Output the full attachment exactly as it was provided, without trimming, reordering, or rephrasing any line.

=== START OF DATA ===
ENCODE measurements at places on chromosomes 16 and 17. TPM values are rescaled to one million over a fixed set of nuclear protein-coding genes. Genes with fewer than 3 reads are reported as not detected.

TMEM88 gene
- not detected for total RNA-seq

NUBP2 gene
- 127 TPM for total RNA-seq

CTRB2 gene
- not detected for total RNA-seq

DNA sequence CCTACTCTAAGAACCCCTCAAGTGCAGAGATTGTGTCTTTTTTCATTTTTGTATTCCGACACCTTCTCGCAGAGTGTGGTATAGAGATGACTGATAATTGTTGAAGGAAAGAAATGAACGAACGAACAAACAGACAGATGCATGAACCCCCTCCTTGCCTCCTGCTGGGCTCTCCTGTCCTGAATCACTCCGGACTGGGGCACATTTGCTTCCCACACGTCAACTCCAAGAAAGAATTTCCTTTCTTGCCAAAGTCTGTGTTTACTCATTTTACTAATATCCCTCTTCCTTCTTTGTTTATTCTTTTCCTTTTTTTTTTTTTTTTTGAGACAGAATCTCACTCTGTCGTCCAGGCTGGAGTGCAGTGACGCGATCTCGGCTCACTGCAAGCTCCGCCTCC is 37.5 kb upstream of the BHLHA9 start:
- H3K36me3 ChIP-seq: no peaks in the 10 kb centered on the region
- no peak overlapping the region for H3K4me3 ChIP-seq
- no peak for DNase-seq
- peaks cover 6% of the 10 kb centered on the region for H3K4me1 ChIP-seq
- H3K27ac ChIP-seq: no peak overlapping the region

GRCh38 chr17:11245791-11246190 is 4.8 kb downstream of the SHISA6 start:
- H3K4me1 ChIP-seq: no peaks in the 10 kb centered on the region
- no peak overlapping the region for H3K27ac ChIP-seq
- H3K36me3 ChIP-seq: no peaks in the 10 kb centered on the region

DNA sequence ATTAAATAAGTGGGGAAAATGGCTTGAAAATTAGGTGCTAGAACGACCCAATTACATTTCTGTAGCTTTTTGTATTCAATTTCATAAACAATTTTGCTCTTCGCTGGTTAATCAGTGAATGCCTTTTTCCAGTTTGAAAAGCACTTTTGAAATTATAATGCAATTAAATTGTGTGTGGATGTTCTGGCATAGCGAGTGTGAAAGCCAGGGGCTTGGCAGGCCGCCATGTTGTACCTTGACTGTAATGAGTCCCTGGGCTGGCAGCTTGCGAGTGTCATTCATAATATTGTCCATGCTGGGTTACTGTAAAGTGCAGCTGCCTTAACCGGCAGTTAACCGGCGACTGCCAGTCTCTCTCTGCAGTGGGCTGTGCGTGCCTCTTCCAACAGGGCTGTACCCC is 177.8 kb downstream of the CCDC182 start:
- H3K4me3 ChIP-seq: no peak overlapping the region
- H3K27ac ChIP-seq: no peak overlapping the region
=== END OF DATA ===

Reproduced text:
ENCODE measurements at places on chromosomes 16 and 17. TPM values are rescaled to one million over a fixed set of nuclear protein-coding genes. Genes with fewer than 3 reads are reported as not detected.

TMEM88 gene
- not detected for total RNA-seq

NUBP2 gene
- 127 TPM for total RNA-seq

CTRB2 gene
- not detected for total RNA-seq

DNA sequence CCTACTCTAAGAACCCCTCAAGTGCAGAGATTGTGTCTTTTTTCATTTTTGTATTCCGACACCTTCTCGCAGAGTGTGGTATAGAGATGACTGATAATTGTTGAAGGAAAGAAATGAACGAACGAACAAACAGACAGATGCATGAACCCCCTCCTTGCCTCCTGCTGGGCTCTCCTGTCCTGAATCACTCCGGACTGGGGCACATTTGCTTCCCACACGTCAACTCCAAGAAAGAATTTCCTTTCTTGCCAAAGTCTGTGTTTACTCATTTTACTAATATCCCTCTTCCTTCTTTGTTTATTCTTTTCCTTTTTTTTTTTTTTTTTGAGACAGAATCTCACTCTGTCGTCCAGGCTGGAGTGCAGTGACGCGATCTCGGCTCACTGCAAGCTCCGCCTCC is 37.5 kb upstream of the BHLHA9 start:
- H3K36me3 ChIP-seq: no peaks in the 10 kb centered on the region
- no peak overlapping the region for H3K4me3 ChIP-seq
- no peak for DNase-seq
- peaks cover 6% of the 10 kb centered on the region for H3K4me1 ChIP-seq
- H3K27ac ChIP-seq: no peak overlapping the region

GRCh38 chr17:11245791-11246190 is 4.8 kb downstream of the SHISA6 start:
- H3K4me1 ChIP-seq: no peaks in the 10 kb centered on the region
- no peak overlapping the region for H3K27ac ChIP-seq
- H3K36me3 ChIP-seq: no peaks in the 10 kb centered on the region

DNA sequence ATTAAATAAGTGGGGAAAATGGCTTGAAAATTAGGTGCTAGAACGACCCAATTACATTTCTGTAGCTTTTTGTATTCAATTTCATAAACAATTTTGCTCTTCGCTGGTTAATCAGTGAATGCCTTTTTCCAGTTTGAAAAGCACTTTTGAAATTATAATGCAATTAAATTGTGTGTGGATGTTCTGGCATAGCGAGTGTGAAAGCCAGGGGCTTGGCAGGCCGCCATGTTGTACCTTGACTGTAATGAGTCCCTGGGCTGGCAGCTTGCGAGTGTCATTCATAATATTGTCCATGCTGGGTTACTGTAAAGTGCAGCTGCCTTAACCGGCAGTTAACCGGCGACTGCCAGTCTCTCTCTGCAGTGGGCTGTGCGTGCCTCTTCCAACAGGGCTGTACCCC is 177.8 kb downstream of the CCDC182 start:
- H3K4me3 ChIP-seq: no peak overlapping the region
- H3K27ac ChIP-seq: no peak overlapping the region